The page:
The Hunger Games: Marketing Strategies and Takeaways

The first movie in a four-movie franchise based on popular book trilogy, “The Hunger Games,” hits theaters at 12:01 AM this Friday. Excitement has been mounting among fans of the series for months, fueled by a phased digital campaign strategy which kicked off last year.

As tends to be the case with movie promotions, “The Hunger Games” marketing efforts have included promotional giveaways, enticing previews, and public appearances and television interviews with many of the movie’s young stars; however, the marketing team responsible for promoting this particular movie heavily focused their attention on the online social networks and platforms frequented by their young target demographic.

While most products and services lack the buzzworthy characteristics of an action-packed bestselling book series-turned-movie phenomenon, there are many valuable lessons for marketers to learn from the trajectory of “The Hunger Games.”

1. If the subject that you are marketing is in any way controversial (ie contains themes with political, violent, offensive undertones), refrain from including graphical representations of those themes in your collateral. In the case of “The Hunger Games,” despite the movie being centered around teenagers battling to the death for entertainment purposes, previews and posters made no mention of the objective of the Games. Instead, the movie studio touches on the sole winner of the Games and tactfully opted to exclude combat scenes from trailers. By maintaining an element of mystery, the studio effectively drives interested audiences to digital content for additional information.

2. Today’s consumers lose interest in marketing gimmicks so quickly, and clever publicists developed a phased approach to marketing “The Hunger Games” movie. They have been staggering the launches of new social networks, such as an elaborate Tumblr blog called Capitol Couture, revolving around the movie’s costumes and trends, and interactive contests, like a Twitter promotion requiring participants to find and piece together a puzzle/movie poster housed on 100 different websites.  This week, Lionsgate is providing fans with a Facebook game, as well as a virtual tour of the Capitol, where the movie is set, through a collaboration with Microsoft. A steady stream of media for consumption ensures that marketers capture and sustain potential customers’ interest prior to a major release.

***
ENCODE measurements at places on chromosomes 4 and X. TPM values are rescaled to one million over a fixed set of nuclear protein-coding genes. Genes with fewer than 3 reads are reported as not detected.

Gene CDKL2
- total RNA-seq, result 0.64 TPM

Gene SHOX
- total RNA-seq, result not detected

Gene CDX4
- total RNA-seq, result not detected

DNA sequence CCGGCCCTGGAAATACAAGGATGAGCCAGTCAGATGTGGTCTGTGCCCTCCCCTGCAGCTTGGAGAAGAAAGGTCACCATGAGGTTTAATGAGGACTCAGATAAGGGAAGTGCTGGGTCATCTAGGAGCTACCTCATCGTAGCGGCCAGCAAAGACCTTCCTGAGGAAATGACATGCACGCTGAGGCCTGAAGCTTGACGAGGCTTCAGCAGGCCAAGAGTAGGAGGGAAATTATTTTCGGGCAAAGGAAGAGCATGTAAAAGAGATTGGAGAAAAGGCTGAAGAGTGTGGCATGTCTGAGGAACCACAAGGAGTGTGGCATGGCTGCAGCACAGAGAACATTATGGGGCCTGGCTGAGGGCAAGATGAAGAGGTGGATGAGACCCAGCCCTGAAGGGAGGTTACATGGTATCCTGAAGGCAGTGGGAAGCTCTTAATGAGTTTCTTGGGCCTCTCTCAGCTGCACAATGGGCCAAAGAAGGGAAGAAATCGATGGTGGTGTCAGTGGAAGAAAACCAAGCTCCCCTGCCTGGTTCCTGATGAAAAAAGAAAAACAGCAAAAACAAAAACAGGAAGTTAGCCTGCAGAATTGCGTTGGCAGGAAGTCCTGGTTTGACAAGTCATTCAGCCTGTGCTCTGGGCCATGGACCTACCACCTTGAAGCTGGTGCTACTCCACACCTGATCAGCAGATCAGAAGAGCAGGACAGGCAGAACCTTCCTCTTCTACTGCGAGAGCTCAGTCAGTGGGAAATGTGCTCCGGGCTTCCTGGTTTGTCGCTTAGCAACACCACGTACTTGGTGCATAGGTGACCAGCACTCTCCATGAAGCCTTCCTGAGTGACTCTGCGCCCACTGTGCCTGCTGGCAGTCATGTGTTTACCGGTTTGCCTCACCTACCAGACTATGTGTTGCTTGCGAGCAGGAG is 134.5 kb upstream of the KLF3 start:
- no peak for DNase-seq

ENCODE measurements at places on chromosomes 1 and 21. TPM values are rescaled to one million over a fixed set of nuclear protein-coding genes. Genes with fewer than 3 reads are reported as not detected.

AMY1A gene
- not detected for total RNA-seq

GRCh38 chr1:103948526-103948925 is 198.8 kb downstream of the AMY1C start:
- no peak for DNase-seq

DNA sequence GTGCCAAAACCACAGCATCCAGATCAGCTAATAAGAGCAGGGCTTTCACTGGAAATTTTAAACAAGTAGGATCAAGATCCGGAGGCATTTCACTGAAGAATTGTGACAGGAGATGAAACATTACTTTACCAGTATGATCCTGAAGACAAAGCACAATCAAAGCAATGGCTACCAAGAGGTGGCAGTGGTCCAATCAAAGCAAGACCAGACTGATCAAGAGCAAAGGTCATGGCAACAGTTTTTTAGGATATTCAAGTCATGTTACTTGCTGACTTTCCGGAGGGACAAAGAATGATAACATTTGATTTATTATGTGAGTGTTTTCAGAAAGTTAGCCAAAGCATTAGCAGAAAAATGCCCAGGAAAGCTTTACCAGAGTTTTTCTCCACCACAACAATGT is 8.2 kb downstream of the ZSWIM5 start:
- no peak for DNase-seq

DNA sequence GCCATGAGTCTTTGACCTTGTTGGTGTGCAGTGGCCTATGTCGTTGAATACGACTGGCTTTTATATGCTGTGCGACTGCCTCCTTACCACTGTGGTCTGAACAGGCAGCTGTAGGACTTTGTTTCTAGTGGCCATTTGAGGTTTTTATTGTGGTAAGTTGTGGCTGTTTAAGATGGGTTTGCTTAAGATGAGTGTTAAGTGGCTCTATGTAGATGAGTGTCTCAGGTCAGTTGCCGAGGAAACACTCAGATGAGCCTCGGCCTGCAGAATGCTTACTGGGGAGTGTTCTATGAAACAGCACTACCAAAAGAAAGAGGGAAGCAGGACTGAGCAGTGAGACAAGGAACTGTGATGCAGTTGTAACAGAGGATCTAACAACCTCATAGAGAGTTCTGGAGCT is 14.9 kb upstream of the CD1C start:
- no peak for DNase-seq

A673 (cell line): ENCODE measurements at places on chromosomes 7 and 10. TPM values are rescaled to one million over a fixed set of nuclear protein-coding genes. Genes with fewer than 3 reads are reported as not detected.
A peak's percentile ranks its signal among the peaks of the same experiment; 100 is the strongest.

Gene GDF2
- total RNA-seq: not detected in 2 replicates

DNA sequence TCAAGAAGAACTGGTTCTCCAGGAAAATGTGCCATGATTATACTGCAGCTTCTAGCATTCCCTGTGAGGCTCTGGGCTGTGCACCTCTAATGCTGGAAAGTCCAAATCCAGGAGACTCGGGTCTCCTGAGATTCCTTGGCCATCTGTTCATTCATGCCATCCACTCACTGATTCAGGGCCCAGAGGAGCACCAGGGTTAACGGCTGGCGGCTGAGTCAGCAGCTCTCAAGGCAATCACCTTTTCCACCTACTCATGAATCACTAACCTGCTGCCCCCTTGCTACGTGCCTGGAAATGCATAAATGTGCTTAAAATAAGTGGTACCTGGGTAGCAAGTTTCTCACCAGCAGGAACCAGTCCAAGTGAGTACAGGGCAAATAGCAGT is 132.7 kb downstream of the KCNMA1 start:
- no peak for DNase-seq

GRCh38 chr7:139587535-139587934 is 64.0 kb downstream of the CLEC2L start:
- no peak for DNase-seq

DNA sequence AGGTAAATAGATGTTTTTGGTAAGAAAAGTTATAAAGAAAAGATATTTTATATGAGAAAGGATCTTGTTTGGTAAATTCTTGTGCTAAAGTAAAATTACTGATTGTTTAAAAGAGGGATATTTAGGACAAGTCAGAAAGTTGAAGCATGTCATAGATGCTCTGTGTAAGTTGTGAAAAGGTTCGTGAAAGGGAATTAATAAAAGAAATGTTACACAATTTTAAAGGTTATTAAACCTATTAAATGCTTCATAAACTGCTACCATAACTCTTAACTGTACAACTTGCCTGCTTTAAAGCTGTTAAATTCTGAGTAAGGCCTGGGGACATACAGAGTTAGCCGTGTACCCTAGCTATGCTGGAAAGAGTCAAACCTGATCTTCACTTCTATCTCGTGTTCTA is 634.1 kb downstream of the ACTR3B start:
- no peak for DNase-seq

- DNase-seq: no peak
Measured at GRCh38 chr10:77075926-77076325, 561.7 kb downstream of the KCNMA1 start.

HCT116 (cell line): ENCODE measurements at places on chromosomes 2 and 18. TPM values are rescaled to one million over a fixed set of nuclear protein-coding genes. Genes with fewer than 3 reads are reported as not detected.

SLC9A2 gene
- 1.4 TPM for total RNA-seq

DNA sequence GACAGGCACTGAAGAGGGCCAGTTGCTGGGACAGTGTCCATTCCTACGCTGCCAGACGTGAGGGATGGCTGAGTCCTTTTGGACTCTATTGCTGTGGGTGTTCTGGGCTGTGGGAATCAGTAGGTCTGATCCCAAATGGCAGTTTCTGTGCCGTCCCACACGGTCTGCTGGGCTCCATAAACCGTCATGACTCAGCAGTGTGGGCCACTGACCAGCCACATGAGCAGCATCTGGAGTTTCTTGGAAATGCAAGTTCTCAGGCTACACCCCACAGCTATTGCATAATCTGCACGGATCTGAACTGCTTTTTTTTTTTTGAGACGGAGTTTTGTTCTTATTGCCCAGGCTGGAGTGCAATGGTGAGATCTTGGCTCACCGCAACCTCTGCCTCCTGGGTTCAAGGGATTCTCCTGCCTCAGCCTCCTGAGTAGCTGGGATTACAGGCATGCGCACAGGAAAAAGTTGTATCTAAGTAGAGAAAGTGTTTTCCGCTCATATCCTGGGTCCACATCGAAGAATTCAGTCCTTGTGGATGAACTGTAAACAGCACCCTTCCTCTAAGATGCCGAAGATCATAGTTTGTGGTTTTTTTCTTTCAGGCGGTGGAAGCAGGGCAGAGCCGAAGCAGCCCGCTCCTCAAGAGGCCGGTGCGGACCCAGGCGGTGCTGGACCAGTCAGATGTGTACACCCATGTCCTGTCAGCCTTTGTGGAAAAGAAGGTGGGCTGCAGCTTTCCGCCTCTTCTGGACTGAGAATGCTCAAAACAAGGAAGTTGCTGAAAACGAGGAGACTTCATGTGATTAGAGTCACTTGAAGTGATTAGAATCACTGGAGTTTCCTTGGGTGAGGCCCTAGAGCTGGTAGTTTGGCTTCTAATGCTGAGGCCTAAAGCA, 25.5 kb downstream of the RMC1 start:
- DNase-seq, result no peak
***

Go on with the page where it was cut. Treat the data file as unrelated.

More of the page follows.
3. Include notable influencers in the evolution of your campaign. Movie marketers selected twelve avid fans to serve as “Recruiters,” or community managers who moderate and share campaign details with other fans via  Facebook and Twitter. These select individuals were not made aware of how they were nominated for these positions, or why, but they all share a common love of “Hunger Games” books and strong presences on social media and blogging platforms. While these positions do not come with monetary compensation, “Recruiters” are privy to breaking news about the movies before the general public. The sense of autonomy instilled in these hardcore “Hunger Games” fans trickles down to other members of their online communities, thereby creating a shared responsibility for keeping the dialogue about the movies dynamic, interesting, and engaging.


Merchandise based on the movie’s characters and plotlines spans temporary tattoos, t-shirts, pillowcases, blankets, tote bags, earrings, cookbooks, pins, and even digital ID cards for residents of Panem, the movie’s futuristic society (customized with your name and photo, of course!). Read about other “Hunger Games” paraphernalia in a recent L.A. Times blog post.


I hope that the above examples inspire you to take a fresh approach to your next marketing campaign and to use creative promotional products to keep your end users on their toes!


SEM Manager

1 comment

Holly Wright

Great post, Dana! They’ve really been doing a fantastic job of promoting the movie. On a related note, I published a blog post today about Content Marketing Lessons from The Hunger Games – I think it goes along well with your post :)

– Holly

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